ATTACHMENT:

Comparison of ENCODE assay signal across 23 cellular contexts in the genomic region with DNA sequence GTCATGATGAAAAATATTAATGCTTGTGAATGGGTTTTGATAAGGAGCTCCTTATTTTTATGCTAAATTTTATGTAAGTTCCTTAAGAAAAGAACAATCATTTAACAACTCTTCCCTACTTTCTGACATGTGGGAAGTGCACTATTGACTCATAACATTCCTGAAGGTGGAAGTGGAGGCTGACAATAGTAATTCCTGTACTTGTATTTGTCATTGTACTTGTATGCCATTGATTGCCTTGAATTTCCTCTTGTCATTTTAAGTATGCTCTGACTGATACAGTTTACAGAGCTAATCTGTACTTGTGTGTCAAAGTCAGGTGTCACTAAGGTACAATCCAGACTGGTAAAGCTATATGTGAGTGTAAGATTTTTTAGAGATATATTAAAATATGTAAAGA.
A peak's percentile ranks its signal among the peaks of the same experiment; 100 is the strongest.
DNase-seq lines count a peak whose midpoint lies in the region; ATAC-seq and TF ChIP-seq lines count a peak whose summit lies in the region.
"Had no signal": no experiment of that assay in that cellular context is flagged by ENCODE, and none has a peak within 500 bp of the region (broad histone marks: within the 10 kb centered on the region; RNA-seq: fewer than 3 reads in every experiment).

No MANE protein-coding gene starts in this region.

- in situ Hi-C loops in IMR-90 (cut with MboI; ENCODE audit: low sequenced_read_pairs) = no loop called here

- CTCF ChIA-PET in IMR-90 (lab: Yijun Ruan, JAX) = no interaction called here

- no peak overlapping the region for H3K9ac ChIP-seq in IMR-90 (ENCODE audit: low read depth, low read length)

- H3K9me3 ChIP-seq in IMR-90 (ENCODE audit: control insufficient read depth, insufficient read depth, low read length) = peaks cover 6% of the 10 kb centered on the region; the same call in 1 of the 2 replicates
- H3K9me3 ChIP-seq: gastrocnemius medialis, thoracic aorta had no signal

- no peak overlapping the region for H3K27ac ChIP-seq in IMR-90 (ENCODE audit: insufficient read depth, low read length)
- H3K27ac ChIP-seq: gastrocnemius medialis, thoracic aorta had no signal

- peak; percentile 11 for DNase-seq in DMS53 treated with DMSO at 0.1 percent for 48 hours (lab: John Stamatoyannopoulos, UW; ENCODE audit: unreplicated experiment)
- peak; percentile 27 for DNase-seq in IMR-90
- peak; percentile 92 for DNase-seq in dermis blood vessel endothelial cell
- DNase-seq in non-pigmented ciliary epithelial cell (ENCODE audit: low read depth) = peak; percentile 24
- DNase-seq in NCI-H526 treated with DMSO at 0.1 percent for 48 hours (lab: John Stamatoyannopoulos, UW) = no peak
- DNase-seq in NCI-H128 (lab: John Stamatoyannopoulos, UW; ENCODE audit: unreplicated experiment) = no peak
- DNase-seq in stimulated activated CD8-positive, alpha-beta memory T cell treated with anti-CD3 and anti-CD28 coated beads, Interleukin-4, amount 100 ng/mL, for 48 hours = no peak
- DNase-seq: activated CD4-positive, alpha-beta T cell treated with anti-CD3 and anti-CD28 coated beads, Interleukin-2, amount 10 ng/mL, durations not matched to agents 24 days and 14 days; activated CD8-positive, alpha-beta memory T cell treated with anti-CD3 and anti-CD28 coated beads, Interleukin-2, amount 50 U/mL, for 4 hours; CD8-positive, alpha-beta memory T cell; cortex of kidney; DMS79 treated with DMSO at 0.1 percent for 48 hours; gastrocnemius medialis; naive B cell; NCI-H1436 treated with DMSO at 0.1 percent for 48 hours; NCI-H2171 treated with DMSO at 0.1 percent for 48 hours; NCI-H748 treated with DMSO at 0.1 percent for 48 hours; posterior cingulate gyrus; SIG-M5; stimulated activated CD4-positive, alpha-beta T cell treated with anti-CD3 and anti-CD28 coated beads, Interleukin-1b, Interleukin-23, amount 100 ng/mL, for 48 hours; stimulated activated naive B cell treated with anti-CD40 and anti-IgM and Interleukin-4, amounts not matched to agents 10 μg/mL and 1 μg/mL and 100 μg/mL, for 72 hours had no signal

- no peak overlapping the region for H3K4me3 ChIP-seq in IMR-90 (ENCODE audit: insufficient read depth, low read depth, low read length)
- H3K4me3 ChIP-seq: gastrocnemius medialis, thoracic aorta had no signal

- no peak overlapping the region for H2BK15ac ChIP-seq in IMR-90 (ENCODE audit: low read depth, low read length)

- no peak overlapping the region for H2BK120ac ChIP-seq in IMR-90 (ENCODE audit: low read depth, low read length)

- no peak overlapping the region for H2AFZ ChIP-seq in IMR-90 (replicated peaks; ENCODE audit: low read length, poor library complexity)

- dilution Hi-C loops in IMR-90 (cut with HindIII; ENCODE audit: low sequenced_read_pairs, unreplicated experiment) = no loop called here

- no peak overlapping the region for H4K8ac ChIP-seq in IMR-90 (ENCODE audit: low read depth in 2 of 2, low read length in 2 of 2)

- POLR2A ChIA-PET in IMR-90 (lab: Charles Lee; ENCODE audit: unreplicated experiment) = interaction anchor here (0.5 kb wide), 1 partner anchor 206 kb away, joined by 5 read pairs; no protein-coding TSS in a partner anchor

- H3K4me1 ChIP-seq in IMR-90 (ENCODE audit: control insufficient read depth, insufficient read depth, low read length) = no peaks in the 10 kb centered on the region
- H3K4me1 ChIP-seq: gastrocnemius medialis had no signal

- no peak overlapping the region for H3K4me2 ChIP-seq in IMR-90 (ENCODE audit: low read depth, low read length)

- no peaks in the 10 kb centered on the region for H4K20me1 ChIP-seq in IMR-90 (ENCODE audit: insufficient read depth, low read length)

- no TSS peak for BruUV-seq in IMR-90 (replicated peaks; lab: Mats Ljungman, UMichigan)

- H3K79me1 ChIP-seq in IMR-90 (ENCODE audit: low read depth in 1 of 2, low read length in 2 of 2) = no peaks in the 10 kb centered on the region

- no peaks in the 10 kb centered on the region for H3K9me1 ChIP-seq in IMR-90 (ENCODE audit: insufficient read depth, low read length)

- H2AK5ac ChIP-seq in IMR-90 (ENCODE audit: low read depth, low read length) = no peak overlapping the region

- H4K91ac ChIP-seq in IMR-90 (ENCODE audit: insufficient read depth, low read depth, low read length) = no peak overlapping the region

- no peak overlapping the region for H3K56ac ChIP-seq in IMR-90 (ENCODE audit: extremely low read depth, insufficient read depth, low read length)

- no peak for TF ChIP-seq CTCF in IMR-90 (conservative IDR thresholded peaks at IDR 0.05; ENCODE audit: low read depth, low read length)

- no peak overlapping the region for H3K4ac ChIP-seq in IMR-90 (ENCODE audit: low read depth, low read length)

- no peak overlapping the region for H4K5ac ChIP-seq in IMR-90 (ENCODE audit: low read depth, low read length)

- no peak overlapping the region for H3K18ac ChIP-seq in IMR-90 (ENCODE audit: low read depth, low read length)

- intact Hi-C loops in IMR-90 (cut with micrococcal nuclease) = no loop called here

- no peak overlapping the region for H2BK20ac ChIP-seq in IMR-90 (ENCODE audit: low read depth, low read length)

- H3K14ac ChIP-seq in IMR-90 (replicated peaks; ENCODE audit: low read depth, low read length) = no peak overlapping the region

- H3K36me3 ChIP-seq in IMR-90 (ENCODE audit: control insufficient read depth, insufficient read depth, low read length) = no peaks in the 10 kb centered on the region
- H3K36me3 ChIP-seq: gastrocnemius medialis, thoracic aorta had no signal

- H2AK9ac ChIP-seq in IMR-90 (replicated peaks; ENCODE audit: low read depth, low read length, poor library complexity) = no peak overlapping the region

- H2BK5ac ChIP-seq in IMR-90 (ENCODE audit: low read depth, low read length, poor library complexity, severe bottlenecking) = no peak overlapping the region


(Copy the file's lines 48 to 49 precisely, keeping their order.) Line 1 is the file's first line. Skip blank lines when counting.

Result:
- H2AK9ac ChIP-seq in IMR-90 (replicated peaks; ENCODE audit: low read depth, low read length, poor library complexity) = no peak overlapping the region

- H2BK5ac ChIP-seq in IMR-90 (ENCODE audit: low read depth, low read length, poor library complexity, severe bottlenecking) = no peak overlapping the region